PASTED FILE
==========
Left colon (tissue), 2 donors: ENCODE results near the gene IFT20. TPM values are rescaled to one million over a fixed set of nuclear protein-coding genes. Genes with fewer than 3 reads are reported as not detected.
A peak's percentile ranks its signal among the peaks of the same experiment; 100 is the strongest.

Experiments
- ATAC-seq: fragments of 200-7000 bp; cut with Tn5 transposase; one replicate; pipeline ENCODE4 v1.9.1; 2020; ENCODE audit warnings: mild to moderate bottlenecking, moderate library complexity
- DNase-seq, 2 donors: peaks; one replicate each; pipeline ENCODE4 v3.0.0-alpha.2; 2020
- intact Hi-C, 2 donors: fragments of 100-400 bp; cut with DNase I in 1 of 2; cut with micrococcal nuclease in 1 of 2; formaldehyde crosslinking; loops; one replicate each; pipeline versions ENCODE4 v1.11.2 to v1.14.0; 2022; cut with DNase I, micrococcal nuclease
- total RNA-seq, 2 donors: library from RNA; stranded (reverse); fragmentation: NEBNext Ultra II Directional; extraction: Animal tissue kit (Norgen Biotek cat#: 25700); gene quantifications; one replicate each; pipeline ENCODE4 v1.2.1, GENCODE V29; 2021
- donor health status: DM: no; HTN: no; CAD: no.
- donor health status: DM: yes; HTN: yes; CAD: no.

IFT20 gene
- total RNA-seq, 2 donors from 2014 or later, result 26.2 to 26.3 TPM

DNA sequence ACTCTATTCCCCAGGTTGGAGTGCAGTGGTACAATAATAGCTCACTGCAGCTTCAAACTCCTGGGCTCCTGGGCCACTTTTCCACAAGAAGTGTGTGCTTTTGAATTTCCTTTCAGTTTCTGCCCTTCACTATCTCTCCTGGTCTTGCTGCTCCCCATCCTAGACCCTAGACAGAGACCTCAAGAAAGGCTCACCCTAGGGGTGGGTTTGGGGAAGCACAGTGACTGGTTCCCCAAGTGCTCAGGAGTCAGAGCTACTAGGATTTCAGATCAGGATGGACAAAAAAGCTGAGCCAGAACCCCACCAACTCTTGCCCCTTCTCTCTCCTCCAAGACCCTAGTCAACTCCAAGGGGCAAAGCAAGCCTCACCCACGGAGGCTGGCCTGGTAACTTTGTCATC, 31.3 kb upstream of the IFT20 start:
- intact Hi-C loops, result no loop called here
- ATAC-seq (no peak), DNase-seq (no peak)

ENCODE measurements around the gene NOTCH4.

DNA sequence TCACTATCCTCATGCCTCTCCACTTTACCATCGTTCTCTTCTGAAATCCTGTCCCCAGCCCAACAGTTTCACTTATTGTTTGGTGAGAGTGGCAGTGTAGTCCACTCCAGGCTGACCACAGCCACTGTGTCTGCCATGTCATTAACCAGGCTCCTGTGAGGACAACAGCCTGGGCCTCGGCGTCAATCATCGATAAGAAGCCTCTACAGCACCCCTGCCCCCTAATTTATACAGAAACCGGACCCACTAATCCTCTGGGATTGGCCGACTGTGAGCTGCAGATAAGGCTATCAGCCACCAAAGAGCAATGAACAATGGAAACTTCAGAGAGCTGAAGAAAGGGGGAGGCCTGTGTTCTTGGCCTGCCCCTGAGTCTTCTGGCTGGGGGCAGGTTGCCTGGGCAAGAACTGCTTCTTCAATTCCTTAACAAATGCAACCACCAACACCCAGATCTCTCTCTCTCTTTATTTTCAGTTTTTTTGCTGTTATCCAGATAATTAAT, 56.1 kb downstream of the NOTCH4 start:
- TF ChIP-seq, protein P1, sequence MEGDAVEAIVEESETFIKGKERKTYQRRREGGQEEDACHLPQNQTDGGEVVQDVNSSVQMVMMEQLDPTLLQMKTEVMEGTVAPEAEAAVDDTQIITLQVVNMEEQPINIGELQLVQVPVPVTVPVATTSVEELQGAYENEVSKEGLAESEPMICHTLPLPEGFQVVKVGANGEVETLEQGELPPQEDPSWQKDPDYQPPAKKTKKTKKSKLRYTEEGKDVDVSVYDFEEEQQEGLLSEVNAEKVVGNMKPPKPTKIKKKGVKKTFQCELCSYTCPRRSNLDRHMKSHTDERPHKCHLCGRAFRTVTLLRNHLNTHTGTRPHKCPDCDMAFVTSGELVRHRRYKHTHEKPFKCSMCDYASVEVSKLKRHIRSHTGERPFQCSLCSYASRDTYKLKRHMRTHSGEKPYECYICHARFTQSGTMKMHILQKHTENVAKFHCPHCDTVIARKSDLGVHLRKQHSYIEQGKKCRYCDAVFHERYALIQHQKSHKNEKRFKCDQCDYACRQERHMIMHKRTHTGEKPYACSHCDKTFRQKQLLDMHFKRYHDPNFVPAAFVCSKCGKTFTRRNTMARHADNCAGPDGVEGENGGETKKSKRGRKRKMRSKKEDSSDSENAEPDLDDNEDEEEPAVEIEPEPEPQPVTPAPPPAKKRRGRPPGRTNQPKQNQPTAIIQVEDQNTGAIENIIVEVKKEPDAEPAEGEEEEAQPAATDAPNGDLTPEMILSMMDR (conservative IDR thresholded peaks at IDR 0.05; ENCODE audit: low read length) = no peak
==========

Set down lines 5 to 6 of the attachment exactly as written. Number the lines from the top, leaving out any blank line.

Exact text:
- DNase-seq, 2 donors: peaks; one replicate each; pipeline ENCODE4 v3.0.0-alpha.2; 2020
- intact Hi-C, 2 donors: fragments of 100-400 bp; cut with DNase I in 1 of 2; cut with micrococcal nuclease in 1 of 2; formaldehyde crosslinking; loops; one replicate each; pipeline versions ENCODE4 v1.11.2 to v1.14.0; 2022; cut with DNase I, micrococcal nuclease